Submission Type

Presentation

Submission Title

It’s Time to Put All the Cards on the Table: An Exploration of the World of Trading Card Games

Session Title

Session 3-4-C: Legal Discussions – UNLV Law

Presenters

David SternFollow

Location

Caesars Palace, Las Vegas, Nevada

Start Date

30-5-2019 3:30 PM

End Date

30-5-2019 4:55 PM

Disciplines

Business Law, Public Responsibility, and Ethics | Gaming Law

Abstract

IT’S TIME FOR WIZARDS TO GIVE UP THE ILLUSION AND SHOW THEIR CARDS: HOW WIZARDS OF THE COAST CIRCUMVENTS GAMING LAW TO MAKE MILLIONS.

This paper attempts to explore the contours of one of the world’s fastest growing trading card games and the potential impact of that growth if not properly regulated.

Magic The Gathering is the world’s most popular trading card game reaching millions of players in more than 48 countries around the globe. The game’s popular tournaments are held in different countries and attract both amateur and professional players of all ages. Regardless of where the tournament is held, whether a contest is between amateur or professional players, or whether the player is thirteen or thirty, it is always regulated by the game’s parent company; Wizards of the Coast.

The parallels between Magic the Gathering and traditional forms of gambling cannot be ignored. Similarly, Magic the Gathering has online versions akin to esports and tournaments that mirror highly regulated card tournaments such as The World Series of Poker. If Magic the Gathering is a form of gambling, then shouldn’t it also be regulated?

Questions of integrity and fair play are common place in Magic the Gathering tournaments where there are significant awards on the line. In some countries, fans can also place online bets on the outcomes of popular matches. Yet unlike professional sports and traditional gambling games, Magic the Gathering, in many ways like esports, caters – and is marketed towards – much younger customers. How might this effect problem gambling?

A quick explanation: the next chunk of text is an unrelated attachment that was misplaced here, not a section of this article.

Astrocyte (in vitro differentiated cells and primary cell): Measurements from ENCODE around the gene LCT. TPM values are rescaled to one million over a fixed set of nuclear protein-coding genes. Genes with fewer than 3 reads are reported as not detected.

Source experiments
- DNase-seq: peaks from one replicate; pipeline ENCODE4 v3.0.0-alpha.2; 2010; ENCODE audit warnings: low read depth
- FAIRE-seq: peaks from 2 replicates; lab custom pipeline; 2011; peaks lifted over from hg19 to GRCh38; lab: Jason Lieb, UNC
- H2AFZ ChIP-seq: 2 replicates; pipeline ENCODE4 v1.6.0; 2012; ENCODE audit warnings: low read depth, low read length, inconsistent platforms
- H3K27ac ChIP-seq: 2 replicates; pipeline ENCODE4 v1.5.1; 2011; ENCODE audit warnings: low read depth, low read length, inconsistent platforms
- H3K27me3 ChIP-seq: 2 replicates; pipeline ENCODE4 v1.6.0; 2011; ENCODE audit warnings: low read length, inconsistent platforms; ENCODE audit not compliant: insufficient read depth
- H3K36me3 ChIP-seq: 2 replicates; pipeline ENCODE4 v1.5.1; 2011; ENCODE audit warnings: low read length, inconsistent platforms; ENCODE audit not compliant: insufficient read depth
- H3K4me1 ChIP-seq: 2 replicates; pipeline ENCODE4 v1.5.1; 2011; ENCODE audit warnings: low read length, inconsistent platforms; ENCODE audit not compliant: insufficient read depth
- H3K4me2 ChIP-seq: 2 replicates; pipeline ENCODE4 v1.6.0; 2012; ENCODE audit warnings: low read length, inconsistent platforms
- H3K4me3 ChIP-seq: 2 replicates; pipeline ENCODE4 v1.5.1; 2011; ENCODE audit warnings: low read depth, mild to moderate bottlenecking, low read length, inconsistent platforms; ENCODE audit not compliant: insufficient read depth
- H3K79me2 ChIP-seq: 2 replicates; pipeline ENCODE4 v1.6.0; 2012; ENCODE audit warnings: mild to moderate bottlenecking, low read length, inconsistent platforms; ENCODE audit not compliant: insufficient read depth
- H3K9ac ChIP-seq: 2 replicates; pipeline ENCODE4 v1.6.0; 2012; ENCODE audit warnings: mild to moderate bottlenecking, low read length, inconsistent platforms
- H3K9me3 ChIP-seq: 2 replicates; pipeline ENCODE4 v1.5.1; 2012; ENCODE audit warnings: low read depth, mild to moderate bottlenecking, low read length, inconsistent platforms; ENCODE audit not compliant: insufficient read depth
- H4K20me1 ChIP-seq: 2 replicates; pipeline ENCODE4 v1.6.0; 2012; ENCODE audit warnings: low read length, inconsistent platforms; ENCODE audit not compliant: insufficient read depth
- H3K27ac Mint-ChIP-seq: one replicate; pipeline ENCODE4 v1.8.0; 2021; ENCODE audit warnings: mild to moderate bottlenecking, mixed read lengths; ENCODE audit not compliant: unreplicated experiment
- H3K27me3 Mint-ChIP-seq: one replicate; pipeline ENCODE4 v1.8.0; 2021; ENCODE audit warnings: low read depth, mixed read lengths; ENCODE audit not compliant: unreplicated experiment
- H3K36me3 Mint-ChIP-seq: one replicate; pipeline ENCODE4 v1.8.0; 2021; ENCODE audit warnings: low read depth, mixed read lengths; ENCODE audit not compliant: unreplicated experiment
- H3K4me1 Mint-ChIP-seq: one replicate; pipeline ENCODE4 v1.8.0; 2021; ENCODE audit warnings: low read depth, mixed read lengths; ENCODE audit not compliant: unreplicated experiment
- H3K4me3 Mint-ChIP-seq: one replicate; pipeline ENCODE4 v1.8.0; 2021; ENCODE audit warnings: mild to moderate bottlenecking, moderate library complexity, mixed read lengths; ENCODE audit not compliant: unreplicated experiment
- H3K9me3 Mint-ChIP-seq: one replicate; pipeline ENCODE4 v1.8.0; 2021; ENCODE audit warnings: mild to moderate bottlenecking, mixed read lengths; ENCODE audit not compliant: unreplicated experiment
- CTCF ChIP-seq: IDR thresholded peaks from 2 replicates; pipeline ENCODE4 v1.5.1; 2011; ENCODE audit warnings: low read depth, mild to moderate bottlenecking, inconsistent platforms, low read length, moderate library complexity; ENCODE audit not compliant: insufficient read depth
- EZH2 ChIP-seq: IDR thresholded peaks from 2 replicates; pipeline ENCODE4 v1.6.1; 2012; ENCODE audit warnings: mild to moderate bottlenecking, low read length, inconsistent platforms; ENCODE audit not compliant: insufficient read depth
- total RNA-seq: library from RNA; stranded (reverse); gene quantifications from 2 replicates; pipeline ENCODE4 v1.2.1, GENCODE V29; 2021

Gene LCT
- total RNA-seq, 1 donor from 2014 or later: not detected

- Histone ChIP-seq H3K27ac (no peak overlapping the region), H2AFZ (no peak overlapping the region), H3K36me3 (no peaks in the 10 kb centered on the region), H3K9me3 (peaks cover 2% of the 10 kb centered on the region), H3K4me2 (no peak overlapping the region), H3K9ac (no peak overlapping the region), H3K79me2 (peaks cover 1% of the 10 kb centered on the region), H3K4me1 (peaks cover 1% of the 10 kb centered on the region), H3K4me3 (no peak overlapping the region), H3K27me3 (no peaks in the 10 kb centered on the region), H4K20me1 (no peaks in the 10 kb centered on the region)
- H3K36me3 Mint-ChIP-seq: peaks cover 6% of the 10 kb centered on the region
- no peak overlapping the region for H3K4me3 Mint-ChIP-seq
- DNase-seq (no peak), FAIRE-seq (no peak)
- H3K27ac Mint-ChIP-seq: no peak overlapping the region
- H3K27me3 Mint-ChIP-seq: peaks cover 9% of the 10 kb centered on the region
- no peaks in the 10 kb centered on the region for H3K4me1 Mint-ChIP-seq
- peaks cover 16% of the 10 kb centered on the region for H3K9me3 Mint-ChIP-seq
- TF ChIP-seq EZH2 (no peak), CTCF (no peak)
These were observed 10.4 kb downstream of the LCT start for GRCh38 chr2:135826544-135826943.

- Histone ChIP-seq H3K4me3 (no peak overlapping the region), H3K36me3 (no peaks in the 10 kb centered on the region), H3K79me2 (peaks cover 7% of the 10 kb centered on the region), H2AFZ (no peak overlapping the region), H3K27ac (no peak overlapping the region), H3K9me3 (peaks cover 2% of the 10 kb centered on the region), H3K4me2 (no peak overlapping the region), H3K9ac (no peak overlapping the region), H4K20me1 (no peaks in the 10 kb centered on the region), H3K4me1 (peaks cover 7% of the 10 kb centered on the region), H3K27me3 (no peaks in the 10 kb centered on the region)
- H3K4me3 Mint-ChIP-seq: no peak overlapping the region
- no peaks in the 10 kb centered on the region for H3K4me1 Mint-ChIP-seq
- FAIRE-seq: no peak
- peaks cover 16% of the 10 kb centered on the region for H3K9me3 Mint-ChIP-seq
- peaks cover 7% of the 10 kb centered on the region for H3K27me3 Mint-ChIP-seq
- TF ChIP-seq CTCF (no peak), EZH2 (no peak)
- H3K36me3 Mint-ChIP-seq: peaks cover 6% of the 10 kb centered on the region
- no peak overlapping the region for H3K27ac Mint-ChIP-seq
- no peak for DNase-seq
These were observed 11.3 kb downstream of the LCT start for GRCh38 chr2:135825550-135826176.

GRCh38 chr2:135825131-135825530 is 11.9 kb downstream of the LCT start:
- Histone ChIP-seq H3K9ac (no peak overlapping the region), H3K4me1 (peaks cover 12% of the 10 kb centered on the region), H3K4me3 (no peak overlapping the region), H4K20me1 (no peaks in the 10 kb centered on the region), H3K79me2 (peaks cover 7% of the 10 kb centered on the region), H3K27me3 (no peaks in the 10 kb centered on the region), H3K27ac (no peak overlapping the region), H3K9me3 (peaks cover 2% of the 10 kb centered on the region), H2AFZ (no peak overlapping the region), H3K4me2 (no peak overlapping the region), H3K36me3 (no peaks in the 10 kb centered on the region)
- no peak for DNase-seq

Perhaps the toughest question of all, how can trading card games be effectively regulated without having a chilling effect on the burgeoning trading card game industry?

Keywords

magic the gathering, gaming, problem gambling

Author Bio

David Stern is a J.D. Candidate from the William S. Boyd School of Law, University of Nevada Las Vegas (expected graduation May 2019) and President of the Gaming Law Society.

Stern has worked with some of the world's leading gaming corporations in different countries; including Boyd Gaming Corporation (USA), Marina Bay Sands (Singapore), and Venetian Macao (PRC).

He is an active member of the legal gaming community in Las Vegas and has had his works published in the Gaming Law Review and by the International Association of Gaming Advisors.

Funding Sources

Stern was a recipient of the Shannon Bybee Scholarship Award in 2018. Awarded by IAGA. Along with the reward was a financial scholarship. However, Stern received no funding during the writing process of this paper.

Competing Interests

The receipt of the Shannon Bybee award in no way impacts Stern's interests in submitting this paper or presenting this paper at this conference.

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May 30th, 3:30 PM May 30th, 4:55 PM

It’s Time to Put All the Cards on the Table: An Exploration of the World of Trading Card Games

Caesars Palace, Las Vegas, Nevada

IT’S TIME FOR WIZARDS TO GIVE UP THE ILLUSION AND SHOW THEIR CARDS: HOW WIZARDS OF THE COAST CIRCUMVENTS GAMING LAW TO MAKE MILLIONS.

This paper attempts to explore the contours of one of the world’s fastest growing trading card games and the potential impact of that growth if not properly regulated.

Magic The Gathering is the world’s most popular trading card game reaching millions of players in more than 48 countries around the globe. The game’s popular tournaments are held in different countries and attract both amateur and professional players of all ages. Regardless of where the tournament is held, whether a contest is between amateur or professional players, or whether the player is thirteen or thirty, it is always regulated by the game’s parent company; Wizards of the Coast.

The parallels between Magic the Gathering and traditional forms of gambling cannot be ignored. Similarly, Magic the Gathering has online versions akin to esports and tournaments that mirror highly regulated card tournaments such as The World Series of Poker. If Magic the Gathering is a form of gambling, then shouldn’t it also be regulated?

Questions of integrity and fair play are common place in Magic the Gathering tournaments where there are significant awards on the line. In some countries, fans can also place online bets on the outcomes of popular matches. Yet unlike professional sports and traditional gambling games, Magic the Gathering, in many ways like esports, caters – and is marketed towards – much younger customers. How might this effect problem gambling?

Perhaps the toughest question of all, how can trading card games be effectively regulated without having a chilling effect on the burgeoning trading card game industry?